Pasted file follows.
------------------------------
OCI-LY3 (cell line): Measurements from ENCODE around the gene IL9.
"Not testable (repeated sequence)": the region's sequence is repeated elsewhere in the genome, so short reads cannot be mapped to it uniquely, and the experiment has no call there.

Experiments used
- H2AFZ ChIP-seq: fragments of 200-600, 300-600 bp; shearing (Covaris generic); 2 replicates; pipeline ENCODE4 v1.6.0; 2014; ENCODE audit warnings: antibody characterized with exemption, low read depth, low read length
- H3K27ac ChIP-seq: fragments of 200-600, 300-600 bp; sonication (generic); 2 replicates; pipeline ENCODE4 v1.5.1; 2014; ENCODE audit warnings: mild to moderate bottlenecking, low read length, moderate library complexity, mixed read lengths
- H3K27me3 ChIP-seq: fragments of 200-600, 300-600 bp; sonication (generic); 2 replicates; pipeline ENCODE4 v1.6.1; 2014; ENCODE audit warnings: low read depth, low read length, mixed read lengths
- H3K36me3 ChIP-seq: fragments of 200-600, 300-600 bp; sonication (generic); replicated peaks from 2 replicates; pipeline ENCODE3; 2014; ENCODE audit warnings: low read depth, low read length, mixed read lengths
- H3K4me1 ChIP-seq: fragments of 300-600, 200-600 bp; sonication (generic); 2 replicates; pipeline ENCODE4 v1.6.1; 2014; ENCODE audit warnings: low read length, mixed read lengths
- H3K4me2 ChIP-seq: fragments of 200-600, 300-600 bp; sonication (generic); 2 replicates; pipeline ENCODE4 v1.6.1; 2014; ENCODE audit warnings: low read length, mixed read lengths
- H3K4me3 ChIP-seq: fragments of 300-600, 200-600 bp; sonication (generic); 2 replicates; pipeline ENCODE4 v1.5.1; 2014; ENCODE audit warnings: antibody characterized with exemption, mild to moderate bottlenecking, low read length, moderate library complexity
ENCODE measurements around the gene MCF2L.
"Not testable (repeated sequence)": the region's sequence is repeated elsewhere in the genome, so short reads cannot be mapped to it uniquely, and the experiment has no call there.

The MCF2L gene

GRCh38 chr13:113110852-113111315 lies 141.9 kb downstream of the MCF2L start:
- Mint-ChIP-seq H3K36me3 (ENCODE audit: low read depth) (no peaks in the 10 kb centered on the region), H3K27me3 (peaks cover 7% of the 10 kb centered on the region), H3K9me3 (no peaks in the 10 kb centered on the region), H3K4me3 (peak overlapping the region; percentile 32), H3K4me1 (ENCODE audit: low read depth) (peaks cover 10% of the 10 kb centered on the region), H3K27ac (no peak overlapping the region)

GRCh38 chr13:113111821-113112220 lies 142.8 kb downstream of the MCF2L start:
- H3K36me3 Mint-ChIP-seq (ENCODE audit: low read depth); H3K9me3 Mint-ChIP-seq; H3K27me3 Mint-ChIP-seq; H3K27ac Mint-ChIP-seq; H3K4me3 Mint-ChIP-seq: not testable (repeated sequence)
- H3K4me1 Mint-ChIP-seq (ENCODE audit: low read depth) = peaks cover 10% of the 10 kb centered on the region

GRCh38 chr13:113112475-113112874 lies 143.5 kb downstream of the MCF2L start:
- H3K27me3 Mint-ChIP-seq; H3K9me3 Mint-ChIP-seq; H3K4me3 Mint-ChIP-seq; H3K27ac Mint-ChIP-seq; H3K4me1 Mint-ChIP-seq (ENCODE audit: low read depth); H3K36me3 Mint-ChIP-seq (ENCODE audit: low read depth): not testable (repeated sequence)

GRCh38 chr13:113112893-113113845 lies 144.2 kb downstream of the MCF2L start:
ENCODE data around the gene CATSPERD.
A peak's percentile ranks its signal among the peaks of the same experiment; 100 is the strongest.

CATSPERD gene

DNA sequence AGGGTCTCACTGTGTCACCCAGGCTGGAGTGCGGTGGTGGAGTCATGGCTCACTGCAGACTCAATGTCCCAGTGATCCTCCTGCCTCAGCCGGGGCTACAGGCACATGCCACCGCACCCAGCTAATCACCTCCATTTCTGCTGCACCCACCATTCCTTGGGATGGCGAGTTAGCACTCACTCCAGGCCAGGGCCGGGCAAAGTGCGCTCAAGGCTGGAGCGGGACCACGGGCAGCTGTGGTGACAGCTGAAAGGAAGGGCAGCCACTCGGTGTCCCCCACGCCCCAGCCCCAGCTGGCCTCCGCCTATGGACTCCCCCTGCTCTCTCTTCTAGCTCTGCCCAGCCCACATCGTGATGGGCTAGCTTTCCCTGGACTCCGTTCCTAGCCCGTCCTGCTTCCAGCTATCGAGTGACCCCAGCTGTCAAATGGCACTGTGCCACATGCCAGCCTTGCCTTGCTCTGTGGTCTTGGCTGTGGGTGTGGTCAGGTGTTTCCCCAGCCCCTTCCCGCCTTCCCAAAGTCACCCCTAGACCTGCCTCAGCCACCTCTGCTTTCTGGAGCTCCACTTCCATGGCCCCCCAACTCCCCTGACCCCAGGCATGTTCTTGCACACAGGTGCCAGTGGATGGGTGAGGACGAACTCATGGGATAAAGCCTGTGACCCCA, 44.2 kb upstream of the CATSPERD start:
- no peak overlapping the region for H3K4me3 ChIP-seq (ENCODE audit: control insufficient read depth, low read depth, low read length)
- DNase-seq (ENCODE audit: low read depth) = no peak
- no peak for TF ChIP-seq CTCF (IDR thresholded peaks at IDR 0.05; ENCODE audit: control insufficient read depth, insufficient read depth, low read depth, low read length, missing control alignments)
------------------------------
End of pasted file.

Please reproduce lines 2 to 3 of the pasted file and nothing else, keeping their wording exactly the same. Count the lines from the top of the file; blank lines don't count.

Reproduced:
"Not testable (repeated sequence)": the region's sequence is repeated elsewhere in the genome, so short reads cannot be mapped to it uniquely, and the experiment has no call there.

Experiments used